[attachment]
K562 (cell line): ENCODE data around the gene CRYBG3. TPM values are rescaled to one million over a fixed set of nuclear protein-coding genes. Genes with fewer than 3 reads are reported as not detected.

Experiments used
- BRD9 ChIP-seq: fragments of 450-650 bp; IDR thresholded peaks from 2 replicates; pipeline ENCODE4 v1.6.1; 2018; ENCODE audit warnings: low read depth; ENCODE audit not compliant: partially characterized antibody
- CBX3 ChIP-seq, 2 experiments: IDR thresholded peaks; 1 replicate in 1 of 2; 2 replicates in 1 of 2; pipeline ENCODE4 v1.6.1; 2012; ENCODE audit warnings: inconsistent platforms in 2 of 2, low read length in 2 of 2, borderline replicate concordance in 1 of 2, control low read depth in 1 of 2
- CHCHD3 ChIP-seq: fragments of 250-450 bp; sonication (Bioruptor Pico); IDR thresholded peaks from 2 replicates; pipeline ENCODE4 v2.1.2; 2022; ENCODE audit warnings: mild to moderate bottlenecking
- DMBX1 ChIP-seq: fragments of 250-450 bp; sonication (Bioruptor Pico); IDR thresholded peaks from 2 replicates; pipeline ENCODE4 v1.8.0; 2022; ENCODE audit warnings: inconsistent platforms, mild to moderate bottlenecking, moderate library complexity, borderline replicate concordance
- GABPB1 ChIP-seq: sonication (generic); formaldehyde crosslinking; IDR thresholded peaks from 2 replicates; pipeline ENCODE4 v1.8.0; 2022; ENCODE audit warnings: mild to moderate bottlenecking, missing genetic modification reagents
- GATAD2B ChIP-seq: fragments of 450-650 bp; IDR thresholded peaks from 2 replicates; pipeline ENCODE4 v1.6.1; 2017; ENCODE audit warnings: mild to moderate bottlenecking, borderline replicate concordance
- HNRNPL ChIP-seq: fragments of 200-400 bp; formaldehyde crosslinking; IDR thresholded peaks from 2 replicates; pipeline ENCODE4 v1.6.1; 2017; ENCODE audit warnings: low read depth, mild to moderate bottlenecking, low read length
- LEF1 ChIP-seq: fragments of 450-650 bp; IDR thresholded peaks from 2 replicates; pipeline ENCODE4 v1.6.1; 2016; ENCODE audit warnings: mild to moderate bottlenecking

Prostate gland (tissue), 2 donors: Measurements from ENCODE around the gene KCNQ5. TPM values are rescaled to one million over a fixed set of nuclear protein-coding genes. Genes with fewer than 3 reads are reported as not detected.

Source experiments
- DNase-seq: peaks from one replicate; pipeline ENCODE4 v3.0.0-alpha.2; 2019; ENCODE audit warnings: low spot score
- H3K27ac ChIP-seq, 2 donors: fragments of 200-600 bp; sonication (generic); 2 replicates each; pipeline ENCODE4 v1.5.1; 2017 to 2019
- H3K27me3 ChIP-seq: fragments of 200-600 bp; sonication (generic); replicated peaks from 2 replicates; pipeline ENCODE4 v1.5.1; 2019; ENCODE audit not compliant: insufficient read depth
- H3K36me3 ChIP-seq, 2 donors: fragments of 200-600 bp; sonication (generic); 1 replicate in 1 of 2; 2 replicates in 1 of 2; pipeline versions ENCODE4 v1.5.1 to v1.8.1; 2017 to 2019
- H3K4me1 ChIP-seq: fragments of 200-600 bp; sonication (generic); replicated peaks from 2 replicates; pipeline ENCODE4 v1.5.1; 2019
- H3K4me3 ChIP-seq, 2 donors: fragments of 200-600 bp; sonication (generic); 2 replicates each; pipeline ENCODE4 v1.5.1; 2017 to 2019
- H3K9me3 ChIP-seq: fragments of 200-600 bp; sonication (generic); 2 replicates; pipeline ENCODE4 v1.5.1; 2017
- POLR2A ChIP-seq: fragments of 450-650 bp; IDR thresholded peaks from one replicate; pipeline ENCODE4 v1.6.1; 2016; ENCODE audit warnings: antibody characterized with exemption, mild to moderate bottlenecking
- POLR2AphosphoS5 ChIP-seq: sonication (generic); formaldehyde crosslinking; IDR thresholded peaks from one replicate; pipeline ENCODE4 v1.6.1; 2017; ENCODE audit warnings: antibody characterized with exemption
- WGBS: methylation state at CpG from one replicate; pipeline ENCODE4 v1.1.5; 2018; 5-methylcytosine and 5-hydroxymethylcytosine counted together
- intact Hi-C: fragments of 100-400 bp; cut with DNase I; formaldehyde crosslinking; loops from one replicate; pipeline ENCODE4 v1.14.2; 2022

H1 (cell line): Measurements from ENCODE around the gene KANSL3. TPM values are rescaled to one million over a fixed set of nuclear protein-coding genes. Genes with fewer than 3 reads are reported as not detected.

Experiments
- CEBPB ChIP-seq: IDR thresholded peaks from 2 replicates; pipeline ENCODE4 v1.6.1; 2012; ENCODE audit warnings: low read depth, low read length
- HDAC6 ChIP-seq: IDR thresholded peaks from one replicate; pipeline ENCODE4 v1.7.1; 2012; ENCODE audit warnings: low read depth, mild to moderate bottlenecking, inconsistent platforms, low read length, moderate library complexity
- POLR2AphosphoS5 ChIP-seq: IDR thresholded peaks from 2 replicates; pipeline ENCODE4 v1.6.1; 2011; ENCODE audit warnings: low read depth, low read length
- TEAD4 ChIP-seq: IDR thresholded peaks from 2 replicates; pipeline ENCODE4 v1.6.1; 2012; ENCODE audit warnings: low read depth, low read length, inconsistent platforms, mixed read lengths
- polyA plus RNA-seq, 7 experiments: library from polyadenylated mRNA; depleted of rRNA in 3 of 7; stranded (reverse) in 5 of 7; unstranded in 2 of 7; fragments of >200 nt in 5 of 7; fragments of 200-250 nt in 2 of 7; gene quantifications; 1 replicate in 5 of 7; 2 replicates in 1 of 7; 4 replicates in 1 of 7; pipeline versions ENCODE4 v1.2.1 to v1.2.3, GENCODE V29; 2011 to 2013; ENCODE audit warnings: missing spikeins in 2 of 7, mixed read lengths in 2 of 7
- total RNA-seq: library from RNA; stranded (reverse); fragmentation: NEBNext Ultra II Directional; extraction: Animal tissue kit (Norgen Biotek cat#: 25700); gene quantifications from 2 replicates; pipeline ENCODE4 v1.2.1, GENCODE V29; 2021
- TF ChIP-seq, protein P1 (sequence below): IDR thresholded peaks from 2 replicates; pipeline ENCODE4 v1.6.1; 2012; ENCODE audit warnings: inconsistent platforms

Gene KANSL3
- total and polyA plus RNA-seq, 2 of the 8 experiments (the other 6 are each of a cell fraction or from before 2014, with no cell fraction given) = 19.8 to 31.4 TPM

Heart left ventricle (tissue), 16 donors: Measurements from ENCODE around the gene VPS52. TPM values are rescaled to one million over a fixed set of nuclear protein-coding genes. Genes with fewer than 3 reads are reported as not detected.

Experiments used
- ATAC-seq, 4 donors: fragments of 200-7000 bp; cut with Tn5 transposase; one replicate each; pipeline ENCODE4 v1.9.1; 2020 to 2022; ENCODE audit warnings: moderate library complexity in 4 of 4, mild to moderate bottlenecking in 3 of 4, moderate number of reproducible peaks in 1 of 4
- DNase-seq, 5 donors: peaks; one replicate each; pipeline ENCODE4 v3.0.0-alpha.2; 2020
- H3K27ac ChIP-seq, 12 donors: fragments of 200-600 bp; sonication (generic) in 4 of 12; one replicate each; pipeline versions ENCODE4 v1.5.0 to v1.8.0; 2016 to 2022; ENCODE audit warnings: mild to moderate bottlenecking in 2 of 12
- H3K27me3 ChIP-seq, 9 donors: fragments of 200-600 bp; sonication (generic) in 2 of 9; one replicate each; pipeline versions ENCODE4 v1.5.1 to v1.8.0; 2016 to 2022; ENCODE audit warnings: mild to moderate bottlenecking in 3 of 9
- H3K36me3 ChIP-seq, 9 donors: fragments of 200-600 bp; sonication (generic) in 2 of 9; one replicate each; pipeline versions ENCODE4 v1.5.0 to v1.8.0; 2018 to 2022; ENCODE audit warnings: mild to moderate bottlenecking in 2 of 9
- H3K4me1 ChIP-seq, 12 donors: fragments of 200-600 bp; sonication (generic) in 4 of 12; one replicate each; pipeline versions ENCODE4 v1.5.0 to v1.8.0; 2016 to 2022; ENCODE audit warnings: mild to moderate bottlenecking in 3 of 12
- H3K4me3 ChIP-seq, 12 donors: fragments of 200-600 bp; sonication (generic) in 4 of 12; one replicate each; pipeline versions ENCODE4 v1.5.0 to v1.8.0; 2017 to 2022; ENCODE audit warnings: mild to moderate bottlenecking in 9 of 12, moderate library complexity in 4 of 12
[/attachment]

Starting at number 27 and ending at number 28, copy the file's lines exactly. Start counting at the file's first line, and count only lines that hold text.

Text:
- HDAC6 ChIP-seq: IDR thresholded peaks from one replicate; pipeline ENCODE4 v1.7.1; 2012; ENCODE audit warnings: low read depth, mild to moderate bottlenecking, inconsistent platforms, low read length, moderate library complexity
- POLR2AphosphoS5 ChIP-seq: IDR thresholded peaks from 2 replicates; pipeline ENCODE4 v1.6.1; 2011; ENCODE audit warnings: low read depth, low read length